World champion woodchopper set to swing the axe at Royal Show

World champion woodchopper set to swing the axe at Royal Show
World champion woodchopper set to swing the axe at Royal Show

BRENT Rees has chopped his way to world championship status and is set to dominate at this year’s Perth Royal Show.

The third generation woodchopper, who quit his full-time job two years ago to chip away at the sport, has had a big year.

With between 70 and 80 axes in his possession, some worth about $1500, his dedication to the sport could not be mistaken.

“I went over to the World Championship in Sydney and I won that,” he said.

“They hold 12 Australian championships around Australia throughout the year and I went to all them and I won the Australian champion of champions.”

After winning the 15 inch standing block round at the Sydney Easter Show, he is off to the Royal Adelaide Show this month and plans to smash the foot world category at this year’s Perth Royal Show.

“This sport, it’s not like you go to one place like the Olympics where you run everything for one week and it’s all over,” he said.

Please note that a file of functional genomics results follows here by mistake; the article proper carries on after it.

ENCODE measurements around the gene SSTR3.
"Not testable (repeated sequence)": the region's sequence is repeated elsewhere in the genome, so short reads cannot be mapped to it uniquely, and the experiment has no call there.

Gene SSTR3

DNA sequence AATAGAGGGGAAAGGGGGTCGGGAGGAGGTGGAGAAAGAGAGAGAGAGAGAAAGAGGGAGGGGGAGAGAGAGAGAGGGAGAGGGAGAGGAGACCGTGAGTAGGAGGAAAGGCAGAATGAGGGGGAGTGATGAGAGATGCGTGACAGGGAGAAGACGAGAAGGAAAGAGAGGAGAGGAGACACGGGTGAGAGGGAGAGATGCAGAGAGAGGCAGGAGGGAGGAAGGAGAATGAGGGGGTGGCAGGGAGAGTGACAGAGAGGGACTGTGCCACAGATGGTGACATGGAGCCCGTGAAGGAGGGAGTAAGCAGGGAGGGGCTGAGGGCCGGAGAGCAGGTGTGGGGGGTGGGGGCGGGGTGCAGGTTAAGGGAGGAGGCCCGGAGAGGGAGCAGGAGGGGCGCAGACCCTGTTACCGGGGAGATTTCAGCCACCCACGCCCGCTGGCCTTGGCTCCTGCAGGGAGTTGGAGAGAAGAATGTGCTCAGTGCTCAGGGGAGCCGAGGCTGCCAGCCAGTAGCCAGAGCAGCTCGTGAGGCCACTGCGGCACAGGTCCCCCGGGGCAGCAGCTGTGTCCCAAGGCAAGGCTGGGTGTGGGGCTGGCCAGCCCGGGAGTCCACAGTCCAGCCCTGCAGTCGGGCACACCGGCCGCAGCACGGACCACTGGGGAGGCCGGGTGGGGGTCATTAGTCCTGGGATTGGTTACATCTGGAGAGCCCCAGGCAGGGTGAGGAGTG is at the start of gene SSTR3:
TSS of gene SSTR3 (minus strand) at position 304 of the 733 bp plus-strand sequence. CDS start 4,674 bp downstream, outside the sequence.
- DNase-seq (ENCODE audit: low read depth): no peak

“Our sport, they spread it throughout the whole year, so you can’t have a job; you spend different parts of the year in different states (competing).”

Also on the horizon is the Timbersports Australian Championship in December, which could be his greatest challenge.

“At the Royal Show you enter in the unhandled standblocks, then you’ve got the tree pegging, which is where you go up the tree, but you don’t have to do them all, you can choose,” he said.

“In the Timbersports, you have to be good at all six disciplines; you have to do all of them in one day.”

While Rees has enjoyed the glory of being top of the sport in Australia, he said there were certainly risks involved.

“My back’s been my worst, I’ve had a lot of trouble with that,” he said.

“People do cut their feet off, I’ve seen it heaps of times. If you go to the show every day you are almost guaranteed to see one person do it.”

There is also the issue of excess wood after months of training for a big competition.

“When I trained for the world championships, my backyard was full (of wood) and it was getting out of control and I had people come and take it for firewood.”